Mother Nature, that is.
No, this is not a rant about climate change (although I hope you know how important that is).
Rather, I think it is imperative for us to learn from living systems as we design organizations and determine how to manage them.
I spent most of this past holiday weekend outdoors (it was Memorial Day here in the United States, a time when we honor our military veterans, remember their sacrifices, and give thanks for their service).
We enjoyed wonderful weather, and the inherent beauty of the mountains, streams, forests, and fresh air reminded me of how much we can learn from thinking about the world we are so fortunate to inhabit.
Just picture this: a noisy, rushing stream of cold, clear, freshly melted snow, cascading down the mountainside, bubbling and swirling over the rocks, letting gravity do its will. At any one point in the stream the pattern of bubbles and sunlight is almost frozen in place, even though the water is in constant motion.
The combination of noise, light, and constant motion – framed by stable patterns – is both calming and energizing. Our Sunday outing was a wonderful break from the stresses and pressures of the world of work – and yet it was also marvelously instructive.
While the water and the rocks are obviously not a living system in themselves, they are completely natural, unaffected by human influence. A mountain stream is a naturally occurring environment, the result of millions of years of geological change, aided by weather, earthquakes, wind, and fire – and by intimate interactions with birds, fish, bears, deer, bees, bugs, and other living creatures.
It is indeed an ecosystem – the product of an almost unimaginably complex set of interactions, relationships, and events. No one “designed” the stream and the surrounding forest; no one engineered it; and no one “manages” it. It just is.
The forest along the waters edge, where I stood mesmerized by that stream, offers another important lesson about living systems. No two rocks, no two trees, no two wildflowers, are identical. Each, while part of a “family” of similar things, is unique. The rocks differ in size, shape, coloration, and surfaces. And the trees, bushes, and flowers are similarly members of a species but are individually unique.
The message is clear: every living thing is unique; and the sum total of all that life constitutes an organic whole that is far more than the sum of its parts. And the more varied and diverse the ecosystem, the healthier it is.
I trust by now the lesson is clear: living systems are complex and diverse, ever changing but containing predictable patterns. The plants, animals, and even the rocks and streams that exist today are the result of years and years of natural experimentation; what works persists, and what doesn’t dies off and decays.
What can Mother Nature tell us about our organizations and management practices?
Organizations are, after all, made up of human beings; we too are living systems. We are not machines; and I am convinced that our attempts to create organizational “machines” over the last century and a half is one of the major reasons that so many people are turned off, stressed out, and unhappy at work.
The machine model is actually understandable, since so much of our organizational heritage can be traced to the Industrial Revolution. The steam engine was a miracle that stimulated incredible innovation – just as the Internet and information technology has driven economic and social progress today.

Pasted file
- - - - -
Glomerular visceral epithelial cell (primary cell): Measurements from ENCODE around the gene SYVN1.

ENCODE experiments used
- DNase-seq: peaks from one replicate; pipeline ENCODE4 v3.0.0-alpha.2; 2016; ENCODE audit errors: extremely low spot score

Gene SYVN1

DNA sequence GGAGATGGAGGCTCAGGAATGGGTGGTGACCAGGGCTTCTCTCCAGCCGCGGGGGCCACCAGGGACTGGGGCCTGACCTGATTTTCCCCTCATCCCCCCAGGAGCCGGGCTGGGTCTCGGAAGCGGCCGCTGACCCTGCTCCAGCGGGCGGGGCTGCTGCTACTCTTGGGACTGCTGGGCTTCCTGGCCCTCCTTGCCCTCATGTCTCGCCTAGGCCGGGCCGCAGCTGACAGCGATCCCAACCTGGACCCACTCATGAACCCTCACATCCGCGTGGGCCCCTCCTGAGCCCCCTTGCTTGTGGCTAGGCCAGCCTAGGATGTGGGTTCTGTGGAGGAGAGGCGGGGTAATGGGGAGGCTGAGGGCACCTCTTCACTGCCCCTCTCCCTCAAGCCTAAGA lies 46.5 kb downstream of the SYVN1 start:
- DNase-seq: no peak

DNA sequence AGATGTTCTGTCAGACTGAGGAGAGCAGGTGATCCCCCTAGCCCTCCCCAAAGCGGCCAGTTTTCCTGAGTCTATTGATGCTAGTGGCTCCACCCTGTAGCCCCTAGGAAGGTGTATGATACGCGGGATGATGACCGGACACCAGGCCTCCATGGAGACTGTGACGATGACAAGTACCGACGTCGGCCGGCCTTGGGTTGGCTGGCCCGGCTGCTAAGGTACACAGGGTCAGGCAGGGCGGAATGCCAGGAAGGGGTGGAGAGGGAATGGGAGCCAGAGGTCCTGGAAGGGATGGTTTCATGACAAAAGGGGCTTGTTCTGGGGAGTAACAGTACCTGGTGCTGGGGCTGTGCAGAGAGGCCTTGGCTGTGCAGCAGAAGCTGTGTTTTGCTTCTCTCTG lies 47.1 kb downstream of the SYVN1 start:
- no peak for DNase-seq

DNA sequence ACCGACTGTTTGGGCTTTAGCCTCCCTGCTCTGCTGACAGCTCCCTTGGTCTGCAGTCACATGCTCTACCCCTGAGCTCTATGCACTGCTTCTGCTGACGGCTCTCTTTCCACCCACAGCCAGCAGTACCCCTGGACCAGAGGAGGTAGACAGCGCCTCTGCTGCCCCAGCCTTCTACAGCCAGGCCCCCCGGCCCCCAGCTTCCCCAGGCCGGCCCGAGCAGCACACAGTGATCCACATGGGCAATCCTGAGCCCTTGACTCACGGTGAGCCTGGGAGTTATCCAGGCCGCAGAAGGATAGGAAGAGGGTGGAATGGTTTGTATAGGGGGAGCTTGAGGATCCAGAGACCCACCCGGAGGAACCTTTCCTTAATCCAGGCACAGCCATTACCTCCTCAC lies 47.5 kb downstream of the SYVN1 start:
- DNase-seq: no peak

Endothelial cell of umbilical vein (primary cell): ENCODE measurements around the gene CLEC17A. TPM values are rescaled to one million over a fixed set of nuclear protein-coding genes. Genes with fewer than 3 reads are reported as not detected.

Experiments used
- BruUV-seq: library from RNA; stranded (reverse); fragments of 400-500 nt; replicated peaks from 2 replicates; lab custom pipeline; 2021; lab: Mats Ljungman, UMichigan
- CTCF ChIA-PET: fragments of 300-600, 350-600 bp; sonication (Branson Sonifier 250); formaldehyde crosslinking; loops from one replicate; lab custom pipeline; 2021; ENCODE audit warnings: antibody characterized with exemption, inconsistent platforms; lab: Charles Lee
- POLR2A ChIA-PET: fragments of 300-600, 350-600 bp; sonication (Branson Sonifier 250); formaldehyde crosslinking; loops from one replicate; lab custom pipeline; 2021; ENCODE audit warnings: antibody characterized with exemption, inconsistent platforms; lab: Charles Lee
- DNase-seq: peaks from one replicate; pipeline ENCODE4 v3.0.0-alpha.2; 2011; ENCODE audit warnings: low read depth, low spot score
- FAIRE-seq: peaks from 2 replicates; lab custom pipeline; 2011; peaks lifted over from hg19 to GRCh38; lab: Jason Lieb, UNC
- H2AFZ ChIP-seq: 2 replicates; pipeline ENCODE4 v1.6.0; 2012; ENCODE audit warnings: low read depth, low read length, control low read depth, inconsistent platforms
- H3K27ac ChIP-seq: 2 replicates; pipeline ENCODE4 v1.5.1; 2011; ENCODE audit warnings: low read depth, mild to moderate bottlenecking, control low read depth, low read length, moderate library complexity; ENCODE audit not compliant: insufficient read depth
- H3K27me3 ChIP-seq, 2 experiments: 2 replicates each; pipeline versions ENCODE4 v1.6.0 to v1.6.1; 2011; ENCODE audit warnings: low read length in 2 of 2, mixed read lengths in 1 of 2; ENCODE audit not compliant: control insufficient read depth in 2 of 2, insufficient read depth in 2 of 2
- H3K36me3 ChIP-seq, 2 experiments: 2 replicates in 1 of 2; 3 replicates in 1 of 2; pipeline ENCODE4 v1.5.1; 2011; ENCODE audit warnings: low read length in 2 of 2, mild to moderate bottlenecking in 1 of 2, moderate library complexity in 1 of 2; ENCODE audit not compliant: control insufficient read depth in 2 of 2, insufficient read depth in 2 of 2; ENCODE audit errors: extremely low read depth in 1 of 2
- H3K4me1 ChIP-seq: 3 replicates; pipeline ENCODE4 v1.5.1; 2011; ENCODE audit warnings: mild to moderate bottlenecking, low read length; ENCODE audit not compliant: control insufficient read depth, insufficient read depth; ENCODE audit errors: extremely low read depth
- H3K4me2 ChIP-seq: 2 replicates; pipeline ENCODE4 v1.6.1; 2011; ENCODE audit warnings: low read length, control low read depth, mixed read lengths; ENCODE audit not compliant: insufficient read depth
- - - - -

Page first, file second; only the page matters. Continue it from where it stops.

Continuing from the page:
The steam engine, and the electrical motors that followed, led ultimately to the assembly line and to mass production – the ability to produce thousands, even millions, of identical parts that could be assembled into complex machines like automobiles, airplanes, radios, telephones, drill presses, refrigerators, stoves, and every other consumer good imaginable.
So it made sense to model basic organizational and management practices on the core technologies driving the economy; after all, company owners and managers needed to “assemble” large numbers of individual workers to operate those assembly lines. And the economics of mass production demanded highly efficient, standardized processes for producing those millions of identical products.
Variations in output had to be minimized; there could be no tolerance for creativity or individuality on a high-volume assembly line. Following orders and adhering to procedures were absolutely essential.
But as we all know, work has changed dramatically since the 1850’s. Today routine mass production is still important, but it has become highly automated and increasingly commoditized (meaning almost anyone can do it; hence the rise of “Third World” production and the reliance on outsourcing and off-shoring). With mass production the goal is to achieve the lowest-cost output at acceptable levels of quality.
Now, in 2014, innovation is central to achieving competitive advantage. Ideas are where the action is; success comes from assembling teams that dream up new ideas, new products, and new services that no one else can offer.
You can’t mass-produce creativity. The teams that succeed today are those that enable creativity and individuality to flourish. That’s why diversity is so crucial; creativity, while still mysterious in many ways, seems to depend on unusual combinations of ideas, insights, technology, and marketplace opportunities.
I am convinced that we must replace our Industrial-Age, Command-and-Control bureaucracies with practices modeled more directly on Nature and living systems.
Next week I will suggest several specific principles for managing living systems – principles that I believe are essential to making the workplace more profitable, more innovative, and, most of all, more fun.